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Lawmakers Question Comcast, NBC on Jobs, Online Video Competition

Executives for Comcast and NBC Universal returned to Capitol Hill Thursday to defend their proposed $30 billion merger, with lawmakers expressing concerns that the deal would lead to job losses and less diversity in media.

Comcast chief executive Brian Roberts and NBC President Jeff Zucker appeared before the House Judiciary Committee in their third Congressional hearing in recent weeks. Regulators at the Justice Department and Federal Communications Commission will review the merger for approval and for conditions to apply to it to ensure consumers are protected and competition isn't curbed.

In the hearing, Rep. Howard L. Berman (D-Calif.) said members of his district could be hurt by job losses that typically come with mergers. Rep. Hank Johnson (D-Ga.) agreed: “I find it hard to believe any merger could occur without jobs lost.”

Roberts said that because the two companies do not have significant overlap between their businesses, there would not be much incentive to cut jobs. He has promised to invest in NBC. Zucker said the merger could lead to more high-paying jobs that wouldn't be created if NBC didn't have an investment from the cable giant..

But Larry Cohen, president of the Communication Workers of America warned that Comcast didn't keep its promise of retaining employees after its merger with AT&T's broadband business in 2002. And he said the combined company would have an incentive to make its unions weaker.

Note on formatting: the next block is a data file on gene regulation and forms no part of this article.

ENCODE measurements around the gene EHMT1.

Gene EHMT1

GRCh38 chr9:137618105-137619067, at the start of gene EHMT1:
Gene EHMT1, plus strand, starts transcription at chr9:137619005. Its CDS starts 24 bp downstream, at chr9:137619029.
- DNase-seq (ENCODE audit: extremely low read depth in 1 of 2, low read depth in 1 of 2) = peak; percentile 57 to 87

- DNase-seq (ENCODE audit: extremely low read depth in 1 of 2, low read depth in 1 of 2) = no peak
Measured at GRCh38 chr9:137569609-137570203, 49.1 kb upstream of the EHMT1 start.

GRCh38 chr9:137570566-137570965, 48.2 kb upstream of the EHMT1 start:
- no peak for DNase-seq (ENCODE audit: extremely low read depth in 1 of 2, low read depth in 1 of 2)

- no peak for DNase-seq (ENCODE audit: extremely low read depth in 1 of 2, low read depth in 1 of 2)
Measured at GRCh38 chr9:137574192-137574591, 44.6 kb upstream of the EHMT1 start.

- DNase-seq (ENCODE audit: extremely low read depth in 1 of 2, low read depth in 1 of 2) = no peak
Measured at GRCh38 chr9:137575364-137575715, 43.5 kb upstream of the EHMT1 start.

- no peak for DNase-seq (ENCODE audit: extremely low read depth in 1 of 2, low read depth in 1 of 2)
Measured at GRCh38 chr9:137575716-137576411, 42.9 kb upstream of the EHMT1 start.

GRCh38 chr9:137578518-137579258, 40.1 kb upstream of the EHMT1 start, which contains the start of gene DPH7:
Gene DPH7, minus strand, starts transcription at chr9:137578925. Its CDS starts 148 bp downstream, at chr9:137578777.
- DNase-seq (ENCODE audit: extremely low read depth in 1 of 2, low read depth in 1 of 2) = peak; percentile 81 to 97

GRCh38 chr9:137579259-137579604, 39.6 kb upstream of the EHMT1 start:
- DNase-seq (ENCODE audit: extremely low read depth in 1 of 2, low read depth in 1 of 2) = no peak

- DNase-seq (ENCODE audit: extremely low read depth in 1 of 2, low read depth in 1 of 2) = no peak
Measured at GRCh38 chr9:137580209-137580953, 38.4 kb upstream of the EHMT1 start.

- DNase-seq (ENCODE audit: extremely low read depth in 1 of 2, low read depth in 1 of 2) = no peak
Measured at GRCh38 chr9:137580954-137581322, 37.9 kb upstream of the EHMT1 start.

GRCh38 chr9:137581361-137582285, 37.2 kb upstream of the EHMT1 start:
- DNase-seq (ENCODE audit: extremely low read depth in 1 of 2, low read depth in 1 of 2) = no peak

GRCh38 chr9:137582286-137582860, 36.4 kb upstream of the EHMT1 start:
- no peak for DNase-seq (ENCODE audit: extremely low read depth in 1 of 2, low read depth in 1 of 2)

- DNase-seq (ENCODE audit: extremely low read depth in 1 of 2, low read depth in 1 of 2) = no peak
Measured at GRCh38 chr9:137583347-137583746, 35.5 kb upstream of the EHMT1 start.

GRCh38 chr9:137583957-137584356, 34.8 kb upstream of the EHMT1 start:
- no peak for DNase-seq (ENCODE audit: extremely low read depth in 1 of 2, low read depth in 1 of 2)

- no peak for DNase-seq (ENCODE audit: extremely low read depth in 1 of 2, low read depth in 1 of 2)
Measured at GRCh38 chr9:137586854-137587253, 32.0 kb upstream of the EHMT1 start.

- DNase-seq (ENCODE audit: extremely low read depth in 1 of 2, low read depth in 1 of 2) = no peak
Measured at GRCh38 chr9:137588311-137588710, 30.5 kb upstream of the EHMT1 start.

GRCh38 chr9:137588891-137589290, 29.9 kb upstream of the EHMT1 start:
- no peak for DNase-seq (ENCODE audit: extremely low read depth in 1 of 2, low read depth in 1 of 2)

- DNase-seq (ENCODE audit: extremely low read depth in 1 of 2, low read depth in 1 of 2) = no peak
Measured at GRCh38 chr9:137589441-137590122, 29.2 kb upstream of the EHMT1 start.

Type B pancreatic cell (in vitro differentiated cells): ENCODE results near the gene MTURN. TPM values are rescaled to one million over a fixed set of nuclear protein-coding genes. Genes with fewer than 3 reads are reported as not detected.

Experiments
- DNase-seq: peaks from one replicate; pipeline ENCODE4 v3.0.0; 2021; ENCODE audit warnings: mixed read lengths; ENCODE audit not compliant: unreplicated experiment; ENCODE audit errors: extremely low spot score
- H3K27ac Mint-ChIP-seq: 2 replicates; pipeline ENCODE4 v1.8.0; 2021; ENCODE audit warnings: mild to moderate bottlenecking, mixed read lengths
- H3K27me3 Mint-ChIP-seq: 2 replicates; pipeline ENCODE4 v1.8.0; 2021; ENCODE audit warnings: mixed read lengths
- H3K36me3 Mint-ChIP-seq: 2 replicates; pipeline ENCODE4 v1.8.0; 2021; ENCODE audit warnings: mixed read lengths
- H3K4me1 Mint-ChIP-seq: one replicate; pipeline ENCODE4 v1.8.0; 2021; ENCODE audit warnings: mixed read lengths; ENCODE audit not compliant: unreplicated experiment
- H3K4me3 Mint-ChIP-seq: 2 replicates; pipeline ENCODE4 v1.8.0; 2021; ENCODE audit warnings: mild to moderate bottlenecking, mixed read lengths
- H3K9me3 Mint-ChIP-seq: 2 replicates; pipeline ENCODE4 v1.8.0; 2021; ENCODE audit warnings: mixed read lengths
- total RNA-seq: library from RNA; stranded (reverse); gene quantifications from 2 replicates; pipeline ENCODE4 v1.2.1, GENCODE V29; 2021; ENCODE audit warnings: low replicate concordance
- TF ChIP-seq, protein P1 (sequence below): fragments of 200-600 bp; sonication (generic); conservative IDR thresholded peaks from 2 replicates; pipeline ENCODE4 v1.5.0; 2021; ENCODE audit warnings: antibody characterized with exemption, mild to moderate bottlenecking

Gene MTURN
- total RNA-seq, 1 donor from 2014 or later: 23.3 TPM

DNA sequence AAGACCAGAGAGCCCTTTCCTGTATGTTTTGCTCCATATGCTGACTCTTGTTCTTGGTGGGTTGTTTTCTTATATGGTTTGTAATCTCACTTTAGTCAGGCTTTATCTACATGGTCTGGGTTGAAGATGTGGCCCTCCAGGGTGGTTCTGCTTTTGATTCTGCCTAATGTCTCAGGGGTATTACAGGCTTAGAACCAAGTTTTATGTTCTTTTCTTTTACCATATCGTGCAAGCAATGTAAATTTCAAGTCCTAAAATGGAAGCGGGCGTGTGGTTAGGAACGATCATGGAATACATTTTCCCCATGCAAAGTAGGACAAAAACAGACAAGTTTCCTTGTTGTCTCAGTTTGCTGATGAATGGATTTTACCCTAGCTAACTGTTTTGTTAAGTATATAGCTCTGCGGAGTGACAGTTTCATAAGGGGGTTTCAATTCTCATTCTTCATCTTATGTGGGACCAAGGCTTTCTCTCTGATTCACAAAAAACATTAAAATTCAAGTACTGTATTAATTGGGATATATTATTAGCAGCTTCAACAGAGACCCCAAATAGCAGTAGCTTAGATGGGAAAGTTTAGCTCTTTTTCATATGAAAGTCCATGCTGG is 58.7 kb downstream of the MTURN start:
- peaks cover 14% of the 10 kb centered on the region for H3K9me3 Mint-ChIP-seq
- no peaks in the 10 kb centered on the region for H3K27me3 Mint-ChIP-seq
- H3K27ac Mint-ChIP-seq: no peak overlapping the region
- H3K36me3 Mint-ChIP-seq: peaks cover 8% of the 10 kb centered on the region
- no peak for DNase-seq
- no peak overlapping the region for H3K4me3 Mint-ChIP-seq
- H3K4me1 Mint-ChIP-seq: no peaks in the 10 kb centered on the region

Some Democratic lawmakers expressed concern that the merger could stifle competition in the nascent market for online video.

"Of particular interest to me is the potential or questiosn of whether this merger will affect the growth of TV delivery over the Internet and whatever impact this could have on the whole net neutrality challenge that faces the country," said Rep. Zoe Lofgren (D-Calif.).

By Cecilia Kang  |  February 25, 2010; 5:27 PM ET
 
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Comments

This merger is indefensible.

GE made noises about selling its appliances division but scrapped the idea. It should do the same thing here, and for the same reason: Why sell at the bottom?

Posted by: mattintx | February 26, 2010 9:56 AM | Report abuse

GE can sell at the bottom because it can buy an other asset at the bottom. I never saw where NBC fit into GE's portfolio of divisions. Plastics? Energy? Medicine? Sorry.

Posted by: Bitter_Bill | February 26, 2010 11:09 AM | Report abuse

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